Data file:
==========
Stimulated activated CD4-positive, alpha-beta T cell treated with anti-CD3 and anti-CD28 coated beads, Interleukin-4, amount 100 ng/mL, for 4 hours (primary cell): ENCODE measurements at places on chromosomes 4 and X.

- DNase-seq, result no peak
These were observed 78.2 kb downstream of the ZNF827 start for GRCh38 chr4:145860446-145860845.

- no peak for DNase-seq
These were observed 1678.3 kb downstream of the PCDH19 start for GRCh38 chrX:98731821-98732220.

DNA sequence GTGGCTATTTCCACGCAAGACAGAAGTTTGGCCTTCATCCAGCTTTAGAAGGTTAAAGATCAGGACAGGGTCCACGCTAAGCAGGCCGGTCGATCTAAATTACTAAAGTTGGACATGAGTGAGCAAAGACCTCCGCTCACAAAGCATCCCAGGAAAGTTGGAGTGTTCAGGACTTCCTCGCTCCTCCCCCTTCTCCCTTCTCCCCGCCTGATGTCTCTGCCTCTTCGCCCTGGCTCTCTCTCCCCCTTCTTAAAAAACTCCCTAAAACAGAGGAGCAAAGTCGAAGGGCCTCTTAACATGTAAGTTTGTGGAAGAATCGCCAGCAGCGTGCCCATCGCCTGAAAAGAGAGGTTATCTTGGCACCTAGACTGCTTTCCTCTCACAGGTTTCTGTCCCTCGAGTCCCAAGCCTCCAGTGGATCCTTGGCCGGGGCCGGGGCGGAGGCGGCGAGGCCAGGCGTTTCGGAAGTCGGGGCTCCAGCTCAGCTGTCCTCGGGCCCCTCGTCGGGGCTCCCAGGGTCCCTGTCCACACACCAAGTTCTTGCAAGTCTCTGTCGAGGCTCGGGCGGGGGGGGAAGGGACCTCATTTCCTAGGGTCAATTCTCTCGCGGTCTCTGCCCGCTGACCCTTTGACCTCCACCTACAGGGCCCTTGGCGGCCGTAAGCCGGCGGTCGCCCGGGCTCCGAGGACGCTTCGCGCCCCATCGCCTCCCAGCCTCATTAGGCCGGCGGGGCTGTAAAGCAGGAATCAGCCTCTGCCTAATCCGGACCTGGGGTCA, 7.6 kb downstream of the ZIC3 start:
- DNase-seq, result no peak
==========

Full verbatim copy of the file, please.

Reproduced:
Stimulated activated CD4-positive, alpha-beta T cell treated with anti-CD3 and anti-CD28 coated beads, Interleukin-4, amount 100 ng/mL, for 4 hours (primary cell): ENCODE measurements at places on chromosomes 4 and X.

- DNase-seq, result no peak
These were observed 78.2 kb downstream of the ZNF827 start for GRCh38 chr4:145860446-145860845.

- no peak for DNase-seq
These were observed 1678.3 kb downstream of the PCDH19 start for GRCh38 chrX:98731821-98732220.

DNA sequence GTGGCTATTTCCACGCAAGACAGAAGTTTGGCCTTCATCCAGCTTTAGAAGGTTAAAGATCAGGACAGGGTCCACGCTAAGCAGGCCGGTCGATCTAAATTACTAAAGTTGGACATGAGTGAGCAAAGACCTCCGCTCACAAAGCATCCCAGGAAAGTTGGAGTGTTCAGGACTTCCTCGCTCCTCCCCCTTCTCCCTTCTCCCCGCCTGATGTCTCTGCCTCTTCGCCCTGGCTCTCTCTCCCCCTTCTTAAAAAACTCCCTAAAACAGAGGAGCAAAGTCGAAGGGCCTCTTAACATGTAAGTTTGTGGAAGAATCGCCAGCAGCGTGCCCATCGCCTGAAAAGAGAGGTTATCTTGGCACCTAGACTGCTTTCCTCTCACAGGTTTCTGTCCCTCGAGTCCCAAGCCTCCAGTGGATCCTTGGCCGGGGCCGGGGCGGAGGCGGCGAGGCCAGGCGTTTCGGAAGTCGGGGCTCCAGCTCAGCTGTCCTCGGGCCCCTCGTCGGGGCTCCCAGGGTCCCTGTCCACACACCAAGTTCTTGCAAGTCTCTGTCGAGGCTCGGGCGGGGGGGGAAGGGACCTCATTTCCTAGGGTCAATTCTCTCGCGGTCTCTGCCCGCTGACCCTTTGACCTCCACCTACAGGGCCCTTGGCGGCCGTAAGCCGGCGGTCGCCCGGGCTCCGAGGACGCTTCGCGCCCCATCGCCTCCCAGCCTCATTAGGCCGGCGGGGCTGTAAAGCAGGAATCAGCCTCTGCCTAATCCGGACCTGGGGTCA, 7.6 kb downstream of the ZIC3 start:
- DNase-seq, result no peak